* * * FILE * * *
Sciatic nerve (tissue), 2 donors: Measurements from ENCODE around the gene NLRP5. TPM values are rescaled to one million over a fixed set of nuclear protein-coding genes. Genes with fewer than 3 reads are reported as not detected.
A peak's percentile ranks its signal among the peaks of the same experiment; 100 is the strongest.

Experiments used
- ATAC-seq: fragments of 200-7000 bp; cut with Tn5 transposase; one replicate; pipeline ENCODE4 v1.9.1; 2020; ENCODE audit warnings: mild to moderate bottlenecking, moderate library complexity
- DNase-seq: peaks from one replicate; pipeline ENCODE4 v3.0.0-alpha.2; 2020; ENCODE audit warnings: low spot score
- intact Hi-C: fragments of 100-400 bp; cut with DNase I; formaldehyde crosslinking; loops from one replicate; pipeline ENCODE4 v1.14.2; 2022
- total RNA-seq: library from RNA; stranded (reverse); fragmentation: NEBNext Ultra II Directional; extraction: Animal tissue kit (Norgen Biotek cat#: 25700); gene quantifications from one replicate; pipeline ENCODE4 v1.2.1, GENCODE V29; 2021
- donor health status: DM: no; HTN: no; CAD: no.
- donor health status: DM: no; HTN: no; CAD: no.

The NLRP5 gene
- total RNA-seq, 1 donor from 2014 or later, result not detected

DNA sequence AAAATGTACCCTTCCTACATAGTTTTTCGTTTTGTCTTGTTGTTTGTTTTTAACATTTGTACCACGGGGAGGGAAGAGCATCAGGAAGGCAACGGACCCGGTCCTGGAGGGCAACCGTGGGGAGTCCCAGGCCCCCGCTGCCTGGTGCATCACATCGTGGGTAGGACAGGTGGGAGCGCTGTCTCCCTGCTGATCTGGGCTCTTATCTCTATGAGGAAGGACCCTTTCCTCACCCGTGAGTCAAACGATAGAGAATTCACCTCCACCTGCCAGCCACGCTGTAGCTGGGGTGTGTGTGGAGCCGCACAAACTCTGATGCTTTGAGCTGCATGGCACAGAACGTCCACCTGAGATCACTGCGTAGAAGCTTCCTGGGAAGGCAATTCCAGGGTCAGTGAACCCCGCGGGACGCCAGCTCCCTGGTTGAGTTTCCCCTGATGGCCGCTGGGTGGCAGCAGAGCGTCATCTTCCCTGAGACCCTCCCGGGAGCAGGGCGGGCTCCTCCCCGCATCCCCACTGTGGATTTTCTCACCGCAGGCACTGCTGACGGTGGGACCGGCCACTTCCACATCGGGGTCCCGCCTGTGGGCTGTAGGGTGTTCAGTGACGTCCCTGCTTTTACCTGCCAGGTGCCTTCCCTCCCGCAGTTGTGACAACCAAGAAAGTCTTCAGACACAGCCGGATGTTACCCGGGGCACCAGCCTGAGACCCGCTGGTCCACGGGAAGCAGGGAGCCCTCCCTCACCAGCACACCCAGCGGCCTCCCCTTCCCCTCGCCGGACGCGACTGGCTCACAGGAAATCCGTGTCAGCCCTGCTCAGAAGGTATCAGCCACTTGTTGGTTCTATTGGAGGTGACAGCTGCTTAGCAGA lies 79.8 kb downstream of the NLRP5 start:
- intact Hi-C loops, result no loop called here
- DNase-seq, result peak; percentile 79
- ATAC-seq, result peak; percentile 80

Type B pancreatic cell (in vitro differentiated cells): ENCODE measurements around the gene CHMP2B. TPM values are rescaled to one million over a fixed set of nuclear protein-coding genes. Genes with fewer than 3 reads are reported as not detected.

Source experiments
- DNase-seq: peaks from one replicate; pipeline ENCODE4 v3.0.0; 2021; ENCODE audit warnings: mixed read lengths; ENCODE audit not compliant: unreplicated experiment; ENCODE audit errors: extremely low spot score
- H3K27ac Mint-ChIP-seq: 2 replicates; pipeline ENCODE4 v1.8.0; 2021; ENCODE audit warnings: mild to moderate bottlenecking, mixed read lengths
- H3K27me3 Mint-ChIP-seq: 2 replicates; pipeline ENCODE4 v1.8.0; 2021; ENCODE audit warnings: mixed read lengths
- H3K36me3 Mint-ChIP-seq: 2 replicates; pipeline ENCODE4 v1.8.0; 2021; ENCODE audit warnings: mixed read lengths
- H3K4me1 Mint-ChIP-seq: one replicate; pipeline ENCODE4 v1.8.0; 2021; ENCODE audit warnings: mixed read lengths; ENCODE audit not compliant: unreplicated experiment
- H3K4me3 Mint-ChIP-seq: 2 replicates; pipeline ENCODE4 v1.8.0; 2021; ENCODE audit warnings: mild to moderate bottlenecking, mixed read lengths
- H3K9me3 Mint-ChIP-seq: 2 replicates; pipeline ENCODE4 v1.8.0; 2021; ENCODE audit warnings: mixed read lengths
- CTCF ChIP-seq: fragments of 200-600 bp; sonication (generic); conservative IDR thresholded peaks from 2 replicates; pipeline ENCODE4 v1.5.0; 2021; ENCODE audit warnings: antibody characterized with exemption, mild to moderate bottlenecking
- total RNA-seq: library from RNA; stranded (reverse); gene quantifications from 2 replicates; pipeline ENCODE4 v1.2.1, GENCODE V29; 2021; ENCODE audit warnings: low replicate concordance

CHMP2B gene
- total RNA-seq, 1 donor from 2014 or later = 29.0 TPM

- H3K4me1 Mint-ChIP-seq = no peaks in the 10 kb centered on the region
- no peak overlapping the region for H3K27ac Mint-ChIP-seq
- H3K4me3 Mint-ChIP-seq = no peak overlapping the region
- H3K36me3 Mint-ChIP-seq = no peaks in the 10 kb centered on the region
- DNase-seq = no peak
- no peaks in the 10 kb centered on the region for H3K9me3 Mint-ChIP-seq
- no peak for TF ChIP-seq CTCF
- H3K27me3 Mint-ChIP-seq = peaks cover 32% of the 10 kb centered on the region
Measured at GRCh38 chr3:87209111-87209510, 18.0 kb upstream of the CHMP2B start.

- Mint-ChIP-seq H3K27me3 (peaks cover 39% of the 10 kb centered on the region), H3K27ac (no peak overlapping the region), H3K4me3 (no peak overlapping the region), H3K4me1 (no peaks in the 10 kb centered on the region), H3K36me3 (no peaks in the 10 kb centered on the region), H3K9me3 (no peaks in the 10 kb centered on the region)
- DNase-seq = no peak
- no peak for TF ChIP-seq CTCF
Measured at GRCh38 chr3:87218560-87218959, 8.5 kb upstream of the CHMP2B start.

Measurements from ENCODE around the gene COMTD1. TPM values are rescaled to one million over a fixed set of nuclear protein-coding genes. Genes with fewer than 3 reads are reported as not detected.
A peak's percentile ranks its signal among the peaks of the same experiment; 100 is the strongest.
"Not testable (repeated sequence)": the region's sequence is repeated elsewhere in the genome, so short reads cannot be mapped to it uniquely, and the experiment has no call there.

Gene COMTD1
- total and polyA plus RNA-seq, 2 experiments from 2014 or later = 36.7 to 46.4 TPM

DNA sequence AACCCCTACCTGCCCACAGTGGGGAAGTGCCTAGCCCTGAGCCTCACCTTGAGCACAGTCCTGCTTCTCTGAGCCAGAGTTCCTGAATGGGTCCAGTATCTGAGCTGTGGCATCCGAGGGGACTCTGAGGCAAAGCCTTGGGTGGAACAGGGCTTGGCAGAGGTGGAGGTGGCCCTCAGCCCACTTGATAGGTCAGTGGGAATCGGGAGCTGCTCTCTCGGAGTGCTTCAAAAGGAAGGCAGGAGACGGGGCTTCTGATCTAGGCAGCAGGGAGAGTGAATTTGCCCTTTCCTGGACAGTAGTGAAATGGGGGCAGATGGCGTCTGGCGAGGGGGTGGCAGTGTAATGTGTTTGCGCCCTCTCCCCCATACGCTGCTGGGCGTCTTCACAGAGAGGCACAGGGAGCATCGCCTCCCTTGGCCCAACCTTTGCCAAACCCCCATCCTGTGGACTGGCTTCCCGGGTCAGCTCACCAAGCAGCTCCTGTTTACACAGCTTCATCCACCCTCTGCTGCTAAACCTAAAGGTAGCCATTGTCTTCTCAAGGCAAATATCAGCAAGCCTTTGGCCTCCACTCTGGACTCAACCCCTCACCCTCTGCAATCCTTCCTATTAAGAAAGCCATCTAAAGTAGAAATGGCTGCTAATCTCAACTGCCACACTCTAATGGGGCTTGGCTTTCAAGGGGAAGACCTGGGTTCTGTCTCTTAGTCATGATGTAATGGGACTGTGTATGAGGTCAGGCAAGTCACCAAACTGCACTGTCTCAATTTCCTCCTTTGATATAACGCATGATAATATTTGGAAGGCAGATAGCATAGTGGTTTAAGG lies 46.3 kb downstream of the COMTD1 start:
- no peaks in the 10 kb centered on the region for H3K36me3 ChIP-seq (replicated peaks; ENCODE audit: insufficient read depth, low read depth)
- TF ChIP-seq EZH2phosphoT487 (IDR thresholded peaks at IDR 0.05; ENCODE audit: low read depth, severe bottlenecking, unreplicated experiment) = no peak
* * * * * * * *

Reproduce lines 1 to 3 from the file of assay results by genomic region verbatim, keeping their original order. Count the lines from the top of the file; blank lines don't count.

Sciatic nerve (tissue), 2 donors: Measurements from ENCODE around the gene NLRP5. TPM values are rescaled to one million over a fixed set of nuclear protein-coding genes. Genes with fewer than 3 reads are reported as not detected.
A peak's percentile ranks its signal among the peaks of the same experiment; 100 is the strongest.

Experiments used